Tuesday, January 26, 2010

Author Interview: Elizabeth Henderson-Sharing The Harvest, A Citizen's Guide To Community Supported Agriculture

I had the opportunity to do an e-mail interview with Elizabeth Henderson, author of Sharing the Harvest, A Citizen's Guide To Community Service Agriculture.
Elizabeth started one of the first CSAs in 1988 and has been an organic farmer for 25 years.

Celeste: What are the health benefits of eating organic produce?

Elizabeth: There are clear health benefits to eating organically grown foods. Recent studies show that organic foods are much less likely to contain residues of chemical pesticides and are denser in essential vitamins, minerals and anti-oxidents. Interested readers can find the research studies on the Organic Center website – www.organiccenter.org.

The food from local, family-scale organic farms is fresher, richer in nutrients, and grown with greater care than the industrialized organic food shipped from California or elsewhere that appears in supermarkets. Knowing your farmer is the best way to assure the safety of your food.

Celeste: If a consumer can afford a limited number of organic items, what fruits and veggies should they start with?

The fruits and veggies with the highest level of chemical residues are peaches, strawberries, potatoes, lettuce, and spinach.

Celeste: How is the consumer helping the environment when buying organic?

Elizabeth: One’s own health is very important, but many people also want to contribute to reducing the likelihood of severe climate change. Eating organic:
  • Uses less energy.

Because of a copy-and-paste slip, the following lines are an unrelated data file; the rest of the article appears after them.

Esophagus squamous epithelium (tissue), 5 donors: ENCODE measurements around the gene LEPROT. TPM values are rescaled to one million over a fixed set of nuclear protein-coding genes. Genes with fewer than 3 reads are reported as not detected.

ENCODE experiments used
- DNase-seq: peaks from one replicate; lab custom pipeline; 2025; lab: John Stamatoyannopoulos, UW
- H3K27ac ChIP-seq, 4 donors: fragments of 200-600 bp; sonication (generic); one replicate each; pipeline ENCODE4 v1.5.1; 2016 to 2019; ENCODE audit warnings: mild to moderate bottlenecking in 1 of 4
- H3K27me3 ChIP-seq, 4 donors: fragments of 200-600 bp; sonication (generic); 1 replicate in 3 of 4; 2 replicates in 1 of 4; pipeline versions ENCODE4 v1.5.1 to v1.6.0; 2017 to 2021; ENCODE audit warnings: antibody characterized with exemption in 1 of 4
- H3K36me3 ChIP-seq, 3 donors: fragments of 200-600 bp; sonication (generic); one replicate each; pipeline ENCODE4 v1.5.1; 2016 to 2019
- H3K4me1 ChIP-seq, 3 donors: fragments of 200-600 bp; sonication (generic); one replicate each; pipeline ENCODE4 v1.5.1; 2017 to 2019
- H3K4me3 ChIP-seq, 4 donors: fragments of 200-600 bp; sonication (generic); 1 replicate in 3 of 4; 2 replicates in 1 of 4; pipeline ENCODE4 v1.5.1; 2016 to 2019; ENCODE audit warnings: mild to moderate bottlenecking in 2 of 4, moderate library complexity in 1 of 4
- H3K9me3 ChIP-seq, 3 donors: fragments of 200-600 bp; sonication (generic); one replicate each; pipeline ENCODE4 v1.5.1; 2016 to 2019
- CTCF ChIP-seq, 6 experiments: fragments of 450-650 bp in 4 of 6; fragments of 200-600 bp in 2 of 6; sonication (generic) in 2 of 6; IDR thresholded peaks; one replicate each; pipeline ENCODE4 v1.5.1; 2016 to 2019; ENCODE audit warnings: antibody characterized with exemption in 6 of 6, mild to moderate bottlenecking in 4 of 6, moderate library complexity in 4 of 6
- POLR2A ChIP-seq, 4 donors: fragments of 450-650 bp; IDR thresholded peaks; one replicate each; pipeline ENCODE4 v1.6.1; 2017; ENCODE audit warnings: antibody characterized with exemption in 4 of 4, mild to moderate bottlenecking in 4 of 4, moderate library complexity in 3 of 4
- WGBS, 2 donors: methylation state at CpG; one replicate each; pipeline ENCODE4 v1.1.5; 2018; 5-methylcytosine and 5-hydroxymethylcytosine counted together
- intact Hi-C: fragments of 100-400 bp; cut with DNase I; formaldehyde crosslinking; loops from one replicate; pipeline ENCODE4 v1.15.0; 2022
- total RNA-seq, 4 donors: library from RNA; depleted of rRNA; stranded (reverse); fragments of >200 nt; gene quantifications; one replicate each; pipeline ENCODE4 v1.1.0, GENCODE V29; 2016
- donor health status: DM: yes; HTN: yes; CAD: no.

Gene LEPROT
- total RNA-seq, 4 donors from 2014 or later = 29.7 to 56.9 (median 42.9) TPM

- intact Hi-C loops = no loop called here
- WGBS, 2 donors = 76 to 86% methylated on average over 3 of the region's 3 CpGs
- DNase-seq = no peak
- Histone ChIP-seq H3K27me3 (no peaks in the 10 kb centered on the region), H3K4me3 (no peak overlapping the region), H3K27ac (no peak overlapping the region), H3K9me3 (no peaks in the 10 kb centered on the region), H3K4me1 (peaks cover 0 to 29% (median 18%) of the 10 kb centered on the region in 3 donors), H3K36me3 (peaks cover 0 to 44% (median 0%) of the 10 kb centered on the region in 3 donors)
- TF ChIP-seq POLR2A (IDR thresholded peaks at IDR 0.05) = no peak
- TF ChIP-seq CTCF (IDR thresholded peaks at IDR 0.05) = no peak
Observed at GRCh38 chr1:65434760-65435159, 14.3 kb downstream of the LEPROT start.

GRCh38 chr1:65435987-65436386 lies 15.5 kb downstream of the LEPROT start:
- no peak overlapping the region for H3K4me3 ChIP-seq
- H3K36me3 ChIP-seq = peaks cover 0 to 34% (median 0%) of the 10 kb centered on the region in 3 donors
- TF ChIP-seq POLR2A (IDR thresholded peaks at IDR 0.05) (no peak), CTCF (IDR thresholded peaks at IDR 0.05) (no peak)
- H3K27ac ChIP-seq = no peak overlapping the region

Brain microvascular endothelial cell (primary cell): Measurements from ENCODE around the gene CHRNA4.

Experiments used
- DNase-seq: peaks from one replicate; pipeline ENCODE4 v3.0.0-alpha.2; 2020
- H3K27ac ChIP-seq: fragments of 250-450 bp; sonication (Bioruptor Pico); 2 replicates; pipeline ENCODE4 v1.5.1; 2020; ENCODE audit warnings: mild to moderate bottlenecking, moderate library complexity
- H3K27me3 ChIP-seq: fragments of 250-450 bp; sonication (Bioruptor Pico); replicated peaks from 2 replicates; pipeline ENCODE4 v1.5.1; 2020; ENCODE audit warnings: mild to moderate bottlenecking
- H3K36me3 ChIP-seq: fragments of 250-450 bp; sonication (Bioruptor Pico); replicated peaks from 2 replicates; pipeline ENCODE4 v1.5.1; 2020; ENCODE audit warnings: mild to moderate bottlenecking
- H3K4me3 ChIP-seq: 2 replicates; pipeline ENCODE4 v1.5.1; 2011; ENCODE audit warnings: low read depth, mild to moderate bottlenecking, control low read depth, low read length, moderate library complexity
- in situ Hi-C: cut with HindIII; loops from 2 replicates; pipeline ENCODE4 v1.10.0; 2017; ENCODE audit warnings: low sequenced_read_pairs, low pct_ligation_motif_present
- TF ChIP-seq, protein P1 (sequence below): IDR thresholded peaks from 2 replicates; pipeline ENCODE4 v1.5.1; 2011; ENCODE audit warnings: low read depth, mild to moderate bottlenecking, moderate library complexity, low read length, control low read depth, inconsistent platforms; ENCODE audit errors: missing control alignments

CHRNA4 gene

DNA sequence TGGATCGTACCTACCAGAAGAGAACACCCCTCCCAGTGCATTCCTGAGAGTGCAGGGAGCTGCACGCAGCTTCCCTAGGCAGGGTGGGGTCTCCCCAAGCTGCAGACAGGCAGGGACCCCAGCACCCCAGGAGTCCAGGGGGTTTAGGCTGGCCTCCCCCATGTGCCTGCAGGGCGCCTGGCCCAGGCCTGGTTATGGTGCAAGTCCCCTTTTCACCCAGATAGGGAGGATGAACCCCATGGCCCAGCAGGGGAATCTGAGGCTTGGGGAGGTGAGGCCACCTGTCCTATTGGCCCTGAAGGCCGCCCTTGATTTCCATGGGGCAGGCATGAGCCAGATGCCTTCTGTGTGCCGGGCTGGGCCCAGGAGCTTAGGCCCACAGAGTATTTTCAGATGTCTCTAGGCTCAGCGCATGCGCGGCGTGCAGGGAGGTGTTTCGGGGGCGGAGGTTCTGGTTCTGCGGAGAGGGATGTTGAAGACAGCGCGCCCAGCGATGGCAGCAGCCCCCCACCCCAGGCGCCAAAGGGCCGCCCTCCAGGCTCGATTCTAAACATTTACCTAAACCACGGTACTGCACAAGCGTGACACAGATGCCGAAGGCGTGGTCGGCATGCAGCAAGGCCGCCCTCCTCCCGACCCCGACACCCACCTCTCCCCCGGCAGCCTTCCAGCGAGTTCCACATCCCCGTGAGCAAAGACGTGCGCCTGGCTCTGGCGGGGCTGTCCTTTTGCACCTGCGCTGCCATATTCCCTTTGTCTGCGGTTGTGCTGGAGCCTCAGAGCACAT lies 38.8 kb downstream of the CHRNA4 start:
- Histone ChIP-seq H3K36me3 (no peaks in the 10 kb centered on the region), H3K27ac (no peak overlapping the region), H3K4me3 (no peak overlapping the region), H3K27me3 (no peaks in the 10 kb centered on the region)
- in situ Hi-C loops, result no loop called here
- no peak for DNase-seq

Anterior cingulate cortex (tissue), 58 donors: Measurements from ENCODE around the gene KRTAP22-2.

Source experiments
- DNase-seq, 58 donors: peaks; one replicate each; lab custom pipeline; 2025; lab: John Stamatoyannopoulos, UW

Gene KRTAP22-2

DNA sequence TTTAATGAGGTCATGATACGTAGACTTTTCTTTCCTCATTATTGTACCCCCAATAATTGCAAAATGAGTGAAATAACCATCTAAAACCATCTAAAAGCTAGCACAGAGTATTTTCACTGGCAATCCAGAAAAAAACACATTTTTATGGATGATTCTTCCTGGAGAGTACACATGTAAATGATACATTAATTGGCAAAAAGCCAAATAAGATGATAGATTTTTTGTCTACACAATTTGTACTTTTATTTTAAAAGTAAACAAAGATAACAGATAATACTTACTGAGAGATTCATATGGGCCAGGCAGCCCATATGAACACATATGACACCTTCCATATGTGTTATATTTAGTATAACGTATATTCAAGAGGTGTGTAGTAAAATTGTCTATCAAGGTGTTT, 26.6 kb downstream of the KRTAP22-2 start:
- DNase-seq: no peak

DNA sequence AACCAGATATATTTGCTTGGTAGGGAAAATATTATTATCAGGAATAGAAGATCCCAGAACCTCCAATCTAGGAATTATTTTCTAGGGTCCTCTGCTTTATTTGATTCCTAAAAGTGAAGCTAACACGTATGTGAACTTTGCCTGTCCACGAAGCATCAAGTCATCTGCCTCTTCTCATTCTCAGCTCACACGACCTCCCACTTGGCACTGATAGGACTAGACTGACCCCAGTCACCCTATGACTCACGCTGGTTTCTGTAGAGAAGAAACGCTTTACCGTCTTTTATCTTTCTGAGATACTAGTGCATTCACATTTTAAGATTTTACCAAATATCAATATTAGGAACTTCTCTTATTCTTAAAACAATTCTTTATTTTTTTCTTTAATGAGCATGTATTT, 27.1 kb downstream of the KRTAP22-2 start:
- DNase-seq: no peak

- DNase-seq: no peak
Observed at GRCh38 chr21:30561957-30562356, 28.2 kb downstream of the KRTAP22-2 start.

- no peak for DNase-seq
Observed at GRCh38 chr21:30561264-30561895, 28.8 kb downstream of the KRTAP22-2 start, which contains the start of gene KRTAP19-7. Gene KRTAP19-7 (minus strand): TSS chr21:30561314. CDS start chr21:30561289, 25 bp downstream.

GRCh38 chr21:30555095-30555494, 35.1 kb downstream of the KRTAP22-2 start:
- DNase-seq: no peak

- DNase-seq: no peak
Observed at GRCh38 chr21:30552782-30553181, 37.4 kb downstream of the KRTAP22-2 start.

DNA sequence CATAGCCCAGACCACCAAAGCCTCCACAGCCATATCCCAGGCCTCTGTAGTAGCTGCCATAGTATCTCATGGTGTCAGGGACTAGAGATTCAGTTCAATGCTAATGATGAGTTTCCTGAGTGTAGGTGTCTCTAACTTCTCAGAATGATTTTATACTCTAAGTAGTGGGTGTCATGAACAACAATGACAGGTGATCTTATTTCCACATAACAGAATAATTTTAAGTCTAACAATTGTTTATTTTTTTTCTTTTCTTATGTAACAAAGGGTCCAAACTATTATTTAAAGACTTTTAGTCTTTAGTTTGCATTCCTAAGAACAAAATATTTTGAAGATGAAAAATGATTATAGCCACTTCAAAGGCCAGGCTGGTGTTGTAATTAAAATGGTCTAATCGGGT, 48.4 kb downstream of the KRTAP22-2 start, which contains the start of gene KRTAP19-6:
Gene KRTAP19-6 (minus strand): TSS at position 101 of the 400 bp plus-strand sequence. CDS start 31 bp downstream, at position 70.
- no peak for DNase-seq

• Is good for the health of the planet.
  • Organic farms use 30 to 60% less energy than conventional farms.
  • By using cover crops and composting, organic farmers stock carbon in the soil, which helps to reduce the greenhouse gases in our atmosphere.
  • Buying from local farms cuts out the huge energy expenses for transporting food from distant places.
  • And when you buy directly from farms at farmers' markets, farm stands or through community supported agriculture, you cut out the middlemen and spend less money on your food.

Celeste: Do organic farmers use botanical pestides? Chemical residues on soil and crops? How about sodium nitrate?

Organic farmers sometimes use botanical pesticides, but these break down very quickly and have not been found to leave residues on the food. Organic food is not guaranteed to be free of all chemical residues since these are so pervasive in our environment that even mothers’ milk has residues. But organic farmers do not make things worse by using synthetic, toxic materials in growing food. Sodium nitrate is allowed in limited amounts in organic production. Personally, I have never used any in 27 years of organic farming.

Celeste: What are some important things a person needs to consider when choosing a CSA?

Elizabeth: Every CSA is different! You should select the CSA that offers what you are looking for. Some CSAs give you the opportunity to participate in growing the food or helping with distribution. Others simply deliver the food to a convenient place near where you live. Every CSA provides information about how your food is grown, shares recipes and gives you the chance to connect with a special piece of the earth and to share the risks and benefits with farmers whom you get to know.

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